Pisa Range 2004 Pinot Noir (barrel sample) (Central Otago) – Dried flower petals, celery and earth with darker-toned red and black licorice, yet more refined than either of the previously-tasted pinots.
Quartz Reef 2004 Pinot Noir (barrel sample) (Central Otago) – Assemblage #1, showing blueberry, plum and other, bigger and leafier fruit. Strong, but short-finishing and just a bit goopy.
Quartz Reef 2004 Pinot Noir (barrel sample) (Central Otago) – Assemblage #2, still sitting on eggs from its recent fining. Here, we have blackberry, plum and black cherry with graphite-like structure. Huge, but complex and absolutely stunning.
Bauer hesitates before dipping his thief into a final barrel. He seems full of trepidation, noting “I’m not really sure what to do with this one.” I ask why.
“Just taste it.”
Quartz Reef 2004 Pinot Noir (barrel sample) (Central Otago) – Assemblage #3, a/k/a “Shrek.” A massive wall of tannin and other structural elements, with penetrating dark blackberry, black cherry, blueberry and boysenberry. Drying and chewy, with massive tannin omnipresent on the finish.
It is, without a doubt, an absolute paragon of extraction. It’s good in its idiom, and it does taste more like pinot than any other grape that immediately comes to mind, but it’s pretty extreme…and it’s not entirely clear that Bauer is pleased with its existence. What intrigues me, however, is the name.
“Shrek? Like the animated character?”
“You don’t know about Shrek?” We close up the winery and return to the tasting shed, where Bauer digs through some paperwork and smirkingly produces a calendar. There, right on the cover, is one of the most awe-inspiring sights I’ve ever seen. And one of the more unintentionally horrifying as well.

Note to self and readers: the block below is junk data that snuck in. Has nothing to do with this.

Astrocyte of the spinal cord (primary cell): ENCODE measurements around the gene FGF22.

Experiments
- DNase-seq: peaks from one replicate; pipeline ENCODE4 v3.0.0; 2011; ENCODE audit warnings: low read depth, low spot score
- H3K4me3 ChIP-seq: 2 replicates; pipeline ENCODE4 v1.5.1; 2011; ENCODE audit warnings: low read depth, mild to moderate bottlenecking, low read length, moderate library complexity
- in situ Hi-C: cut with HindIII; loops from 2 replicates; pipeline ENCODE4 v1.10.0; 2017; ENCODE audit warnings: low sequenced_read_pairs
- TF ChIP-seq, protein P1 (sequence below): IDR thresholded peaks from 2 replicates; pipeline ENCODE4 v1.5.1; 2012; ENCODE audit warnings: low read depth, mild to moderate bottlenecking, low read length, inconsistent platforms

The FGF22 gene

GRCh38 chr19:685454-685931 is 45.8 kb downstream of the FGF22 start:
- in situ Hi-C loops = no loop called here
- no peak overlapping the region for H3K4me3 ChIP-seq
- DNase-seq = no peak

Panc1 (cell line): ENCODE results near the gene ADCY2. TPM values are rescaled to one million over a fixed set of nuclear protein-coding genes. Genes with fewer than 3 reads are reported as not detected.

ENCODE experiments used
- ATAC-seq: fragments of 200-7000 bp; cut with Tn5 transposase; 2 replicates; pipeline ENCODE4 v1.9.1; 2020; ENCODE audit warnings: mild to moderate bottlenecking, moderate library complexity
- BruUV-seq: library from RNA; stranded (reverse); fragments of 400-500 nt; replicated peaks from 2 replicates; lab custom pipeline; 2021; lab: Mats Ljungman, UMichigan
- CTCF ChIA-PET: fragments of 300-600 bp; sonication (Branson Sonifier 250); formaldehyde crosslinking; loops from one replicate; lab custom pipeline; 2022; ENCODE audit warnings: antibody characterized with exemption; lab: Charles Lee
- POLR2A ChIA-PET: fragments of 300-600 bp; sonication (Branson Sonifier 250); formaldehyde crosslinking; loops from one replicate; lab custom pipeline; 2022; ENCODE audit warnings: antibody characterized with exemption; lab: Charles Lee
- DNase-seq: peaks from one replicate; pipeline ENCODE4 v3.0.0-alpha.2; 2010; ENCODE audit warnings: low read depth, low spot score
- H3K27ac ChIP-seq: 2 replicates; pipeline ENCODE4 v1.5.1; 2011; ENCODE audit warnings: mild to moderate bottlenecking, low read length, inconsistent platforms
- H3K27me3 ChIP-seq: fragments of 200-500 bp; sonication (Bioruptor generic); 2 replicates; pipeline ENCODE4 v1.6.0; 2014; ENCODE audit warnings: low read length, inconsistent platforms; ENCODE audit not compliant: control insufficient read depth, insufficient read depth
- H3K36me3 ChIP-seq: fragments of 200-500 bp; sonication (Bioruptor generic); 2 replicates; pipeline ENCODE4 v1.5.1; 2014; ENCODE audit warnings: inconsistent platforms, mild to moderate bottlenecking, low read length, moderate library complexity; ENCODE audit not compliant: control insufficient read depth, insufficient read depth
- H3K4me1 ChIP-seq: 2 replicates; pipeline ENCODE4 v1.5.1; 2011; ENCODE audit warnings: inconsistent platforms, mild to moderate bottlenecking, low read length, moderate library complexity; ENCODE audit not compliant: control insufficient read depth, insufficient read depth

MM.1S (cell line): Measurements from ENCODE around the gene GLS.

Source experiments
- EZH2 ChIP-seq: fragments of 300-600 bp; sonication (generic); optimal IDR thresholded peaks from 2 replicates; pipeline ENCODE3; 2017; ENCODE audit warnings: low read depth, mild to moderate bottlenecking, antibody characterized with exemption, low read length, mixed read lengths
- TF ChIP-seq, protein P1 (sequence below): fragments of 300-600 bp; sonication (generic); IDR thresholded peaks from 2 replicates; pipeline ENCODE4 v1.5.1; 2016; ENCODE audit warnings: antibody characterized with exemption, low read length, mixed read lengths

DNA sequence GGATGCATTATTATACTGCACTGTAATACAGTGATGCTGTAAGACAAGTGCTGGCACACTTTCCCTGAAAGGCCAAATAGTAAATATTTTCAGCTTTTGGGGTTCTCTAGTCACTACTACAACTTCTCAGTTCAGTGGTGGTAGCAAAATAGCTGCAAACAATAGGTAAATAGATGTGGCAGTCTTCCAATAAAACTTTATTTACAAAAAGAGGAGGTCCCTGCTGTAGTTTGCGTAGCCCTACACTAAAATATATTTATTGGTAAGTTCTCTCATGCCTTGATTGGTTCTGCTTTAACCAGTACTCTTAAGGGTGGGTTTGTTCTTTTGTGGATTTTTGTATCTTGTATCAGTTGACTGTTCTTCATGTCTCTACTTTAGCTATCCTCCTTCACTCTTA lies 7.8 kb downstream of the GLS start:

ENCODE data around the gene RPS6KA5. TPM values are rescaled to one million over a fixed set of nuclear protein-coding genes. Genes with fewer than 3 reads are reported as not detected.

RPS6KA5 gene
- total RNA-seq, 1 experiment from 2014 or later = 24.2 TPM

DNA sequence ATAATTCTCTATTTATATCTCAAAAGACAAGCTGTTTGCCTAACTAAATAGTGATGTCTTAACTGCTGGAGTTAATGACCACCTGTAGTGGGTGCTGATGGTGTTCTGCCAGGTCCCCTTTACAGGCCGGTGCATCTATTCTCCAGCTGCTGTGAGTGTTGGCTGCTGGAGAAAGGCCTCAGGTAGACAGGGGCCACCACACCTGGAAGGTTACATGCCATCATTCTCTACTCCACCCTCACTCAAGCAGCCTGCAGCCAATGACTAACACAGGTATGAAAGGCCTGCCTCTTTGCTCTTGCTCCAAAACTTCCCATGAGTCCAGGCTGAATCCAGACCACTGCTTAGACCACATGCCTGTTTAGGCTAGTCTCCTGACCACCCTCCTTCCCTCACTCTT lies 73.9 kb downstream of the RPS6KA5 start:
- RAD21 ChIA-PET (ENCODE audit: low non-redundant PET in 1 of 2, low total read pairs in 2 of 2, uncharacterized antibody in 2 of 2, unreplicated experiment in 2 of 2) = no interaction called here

Shrek, you see, is…or rather was…the world’s most famous sheep.
The brief version of the tale is this: a sheep, lose in the wilds of New Zealand, managed to avoid being shorn for at least six years…to the point that the weight of his barrel-shaped fleece quite literally pulled the wool over his eyes. (Honestly, it’s a shock that the poor thing could even see…or move, for that matter.) Anyway, the renegade sheep was finally caught and, in a massive publicity stunt staged for charity, shorn on national TV. Among the results: a popular childrens’ book, a charity calendar, and an ongoing soap opera.
Only in New Zealand.
With gratitude and visions of Godzilla-sized sheep dancing in our heads, we take our leave of Quartz Reef. Bauer’s skill as a winemaker is unquestionable, but the biggest impression we’re left with is that of the clear differences in source material – both from terroir and from clonal selections – revealed in wines made by the same hand. The pinots are definitely on the larger, more structured side (and Bauer does express admiration for Hätsch Kalberer at Fromm, another devotée of this style), but neither are they out of balance or moving into the zinfandel/syrah realm inhabited by so many other large-bodied pinots.
And the biggest news of all? As we’re leaving, I ask Bauer why he doesn’t plant some grüner veltliner, just to see what it could do in New Zealand.